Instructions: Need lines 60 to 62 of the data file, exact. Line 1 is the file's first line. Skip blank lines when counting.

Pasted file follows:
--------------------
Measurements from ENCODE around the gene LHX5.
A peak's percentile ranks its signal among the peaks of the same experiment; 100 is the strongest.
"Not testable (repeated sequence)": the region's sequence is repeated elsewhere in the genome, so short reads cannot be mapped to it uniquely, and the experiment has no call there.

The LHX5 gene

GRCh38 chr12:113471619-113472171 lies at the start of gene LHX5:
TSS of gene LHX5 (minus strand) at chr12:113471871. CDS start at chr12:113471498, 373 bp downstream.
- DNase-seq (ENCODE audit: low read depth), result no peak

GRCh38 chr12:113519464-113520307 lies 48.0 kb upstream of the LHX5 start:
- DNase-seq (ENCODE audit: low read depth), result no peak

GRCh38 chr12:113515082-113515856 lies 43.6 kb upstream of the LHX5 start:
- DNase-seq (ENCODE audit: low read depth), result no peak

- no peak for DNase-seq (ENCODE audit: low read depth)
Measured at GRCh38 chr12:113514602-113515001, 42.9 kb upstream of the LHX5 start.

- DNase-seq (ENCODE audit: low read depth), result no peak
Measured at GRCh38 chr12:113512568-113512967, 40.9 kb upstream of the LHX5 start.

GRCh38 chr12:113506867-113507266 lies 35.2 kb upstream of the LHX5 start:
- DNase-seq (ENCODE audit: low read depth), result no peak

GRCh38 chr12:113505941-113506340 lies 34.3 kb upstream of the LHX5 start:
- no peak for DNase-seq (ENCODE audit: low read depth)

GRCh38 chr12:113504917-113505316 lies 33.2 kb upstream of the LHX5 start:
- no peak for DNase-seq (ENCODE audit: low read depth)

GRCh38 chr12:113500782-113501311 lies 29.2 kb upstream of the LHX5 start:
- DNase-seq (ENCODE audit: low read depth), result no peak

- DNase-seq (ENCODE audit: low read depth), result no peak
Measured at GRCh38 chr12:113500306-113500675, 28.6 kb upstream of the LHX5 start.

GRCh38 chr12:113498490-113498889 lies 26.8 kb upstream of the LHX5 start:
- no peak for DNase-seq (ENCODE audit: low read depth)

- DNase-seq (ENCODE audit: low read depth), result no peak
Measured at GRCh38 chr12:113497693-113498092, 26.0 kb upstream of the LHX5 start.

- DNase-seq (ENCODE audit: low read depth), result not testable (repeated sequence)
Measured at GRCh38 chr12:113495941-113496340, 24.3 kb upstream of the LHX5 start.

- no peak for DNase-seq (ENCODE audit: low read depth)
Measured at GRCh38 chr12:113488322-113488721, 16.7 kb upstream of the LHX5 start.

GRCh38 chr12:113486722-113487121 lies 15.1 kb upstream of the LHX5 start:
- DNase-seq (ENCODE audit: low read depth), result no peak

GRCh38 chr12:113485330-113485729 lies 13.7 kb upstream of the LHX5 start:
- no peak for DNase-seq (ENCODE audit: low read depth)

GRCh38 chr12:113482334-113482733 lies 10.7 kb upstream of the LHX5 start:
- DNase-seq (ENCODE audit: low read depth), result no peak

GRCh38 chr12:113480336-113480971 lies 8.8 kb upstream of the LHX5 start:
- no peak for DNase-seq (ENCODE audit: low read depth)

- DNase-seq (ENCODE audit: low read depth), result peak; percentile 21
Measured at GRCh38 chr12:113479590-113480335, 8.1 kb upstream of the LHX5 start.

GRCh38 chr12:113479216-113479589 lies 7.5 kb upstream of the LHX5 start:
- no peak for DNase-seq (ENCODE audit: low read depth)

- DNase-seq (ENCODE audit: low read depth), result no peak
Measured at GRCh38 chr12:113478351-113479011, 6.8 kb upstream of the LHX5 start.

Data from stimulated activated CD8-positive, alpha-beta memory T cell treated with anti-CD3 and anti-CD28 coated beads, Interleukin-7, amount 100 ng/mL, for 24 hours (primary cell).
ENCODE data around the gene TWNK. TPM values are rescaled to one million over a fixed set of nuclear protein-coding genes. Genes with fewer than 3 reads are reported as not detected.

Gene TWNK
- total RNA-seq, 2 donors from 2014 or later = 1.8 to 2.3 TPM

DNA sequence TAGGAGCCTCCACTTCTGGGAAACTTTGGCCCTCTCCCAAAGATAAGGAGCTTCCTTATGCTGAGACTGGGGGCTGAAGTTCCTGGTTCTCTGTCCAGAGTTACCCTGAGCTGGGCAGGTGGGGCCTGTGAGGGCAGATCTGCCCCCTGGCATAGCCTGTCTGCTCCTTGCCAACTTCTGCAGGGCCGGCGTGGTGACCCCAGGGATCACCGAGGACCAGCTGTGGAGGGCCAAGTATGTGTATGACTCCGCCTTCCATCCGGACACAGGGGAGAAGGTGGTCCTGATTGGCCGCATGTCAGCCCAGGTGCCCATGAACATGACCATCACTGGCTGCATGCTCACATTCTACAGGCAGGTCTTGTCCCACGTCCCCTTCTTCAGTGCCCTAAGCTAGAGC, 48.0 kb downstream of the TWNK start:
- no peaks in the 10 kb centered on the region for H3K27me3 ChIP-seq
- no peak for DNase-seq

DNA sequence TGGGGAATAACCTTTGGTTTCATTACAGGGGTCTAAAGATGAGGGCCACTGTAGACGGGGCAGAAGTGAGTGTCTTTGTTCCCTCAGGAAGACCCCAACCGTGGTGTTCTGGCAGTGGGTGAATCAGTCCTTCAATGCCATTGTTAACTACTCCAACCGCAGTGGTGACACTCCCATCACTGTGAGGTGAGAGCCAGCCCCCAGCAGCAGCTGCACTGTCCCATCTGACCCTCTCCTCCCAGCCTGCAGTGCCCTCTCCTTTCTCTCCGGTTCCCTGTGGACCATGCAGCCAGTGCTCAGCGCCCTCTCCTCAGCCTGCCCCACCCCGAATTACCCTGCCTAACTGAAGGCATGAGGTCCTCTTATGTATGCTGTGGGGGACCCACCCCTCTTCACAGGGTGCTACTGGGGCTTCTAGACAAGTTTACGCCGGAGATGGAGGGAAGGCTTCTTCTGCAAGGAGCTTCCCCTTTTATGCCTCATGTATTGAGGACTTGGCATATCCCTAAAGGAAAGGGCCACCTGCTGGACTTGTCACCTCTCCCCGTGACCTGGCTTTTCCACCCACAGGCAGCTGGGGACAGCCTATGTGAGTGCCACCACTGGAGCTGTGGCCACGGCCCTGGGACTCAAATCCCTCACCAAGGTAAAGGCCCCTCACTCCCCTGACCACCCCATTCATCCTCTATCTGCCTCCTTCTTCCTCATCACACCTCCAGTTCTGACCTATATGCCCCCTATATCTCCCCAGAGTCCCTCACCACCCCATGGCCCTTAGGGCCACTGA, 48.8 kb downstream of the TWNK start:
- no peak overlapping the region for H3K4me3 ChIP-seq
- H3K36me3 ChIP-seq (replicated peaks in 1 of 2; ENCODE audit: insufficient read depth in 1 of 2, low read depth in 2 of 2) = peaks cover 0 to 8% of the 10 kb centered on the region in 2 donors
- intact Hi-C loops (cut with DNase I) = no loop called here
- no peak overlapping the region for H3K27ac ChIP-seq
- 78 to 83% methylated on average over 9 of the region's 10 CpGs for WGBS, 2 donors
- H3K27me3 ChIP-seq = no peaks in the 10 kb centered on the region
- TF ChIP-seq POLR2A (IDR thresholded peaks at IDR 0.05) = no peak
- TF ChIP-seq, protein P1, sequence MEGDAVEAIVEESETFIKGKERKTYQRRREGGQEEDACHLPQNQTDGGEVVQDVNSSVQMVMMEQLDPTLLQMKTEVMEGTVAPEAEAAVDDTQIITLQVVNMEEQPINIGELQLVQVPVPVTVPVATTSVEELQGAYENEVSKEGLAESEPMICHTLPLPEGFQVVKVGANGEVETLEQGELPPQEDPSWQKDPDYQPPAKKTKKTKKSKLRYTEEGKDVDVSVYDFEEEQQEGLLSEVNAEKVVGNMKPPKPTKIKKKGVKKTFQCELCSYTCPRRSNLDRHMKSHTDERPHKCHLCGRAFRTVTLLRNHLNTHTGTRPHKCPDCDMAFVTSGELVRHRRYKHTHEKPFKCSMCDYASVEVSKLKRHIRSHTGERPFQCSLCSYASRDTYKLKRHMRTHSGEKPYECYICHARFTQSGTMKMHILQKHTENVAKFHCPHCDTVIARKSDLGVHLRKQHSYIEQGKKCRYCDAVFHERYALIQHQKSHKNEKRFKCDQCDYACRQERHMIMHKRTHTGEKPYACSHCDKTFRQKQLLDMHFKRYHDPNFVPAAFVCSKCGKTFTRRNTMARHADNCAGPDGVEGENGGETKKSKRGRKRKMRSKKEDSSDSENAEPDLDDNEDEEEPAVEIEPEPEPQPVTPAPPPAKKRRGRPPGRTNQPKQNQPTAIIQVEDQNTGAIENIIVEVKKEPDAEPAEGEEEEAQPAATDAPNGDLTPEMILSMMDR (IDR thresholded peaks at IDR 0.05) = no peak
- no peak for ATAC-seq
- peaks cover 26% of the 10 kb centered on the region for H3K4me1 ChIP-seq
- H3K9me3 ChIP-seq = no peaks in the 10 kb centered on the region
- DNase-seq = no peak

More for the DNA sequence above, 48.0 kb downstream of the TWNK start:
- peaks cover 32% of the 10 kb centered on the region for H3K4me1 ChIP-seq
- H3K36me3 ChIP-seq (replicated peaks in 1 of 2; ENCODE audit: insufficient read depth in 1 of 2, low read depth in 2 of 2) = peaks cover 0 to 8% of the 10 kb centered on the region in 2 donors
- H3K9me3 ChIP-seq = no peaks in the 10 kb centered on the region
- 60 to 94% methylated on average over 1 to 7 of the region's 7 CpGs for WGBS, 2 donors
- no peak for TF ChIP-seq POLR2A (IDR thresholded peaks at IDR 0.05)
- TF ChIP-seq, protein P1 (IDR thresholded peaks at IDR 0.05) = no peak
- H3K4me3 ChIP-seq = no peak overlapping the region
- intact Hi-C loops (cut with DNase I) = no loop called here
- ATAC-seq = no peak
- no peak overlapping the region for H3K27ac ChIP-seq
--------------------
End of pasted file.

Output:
- 78 to 83% methylated on average over 9 of the region's 10 CpGs for WGBS, 2 donors
- H3K27me3 ChIP-seq = no peaks in the 10 kb centered on the region
- TF ChIP-seq POLR2A (IDR thresholded peaks at IDR 0.05) = no peak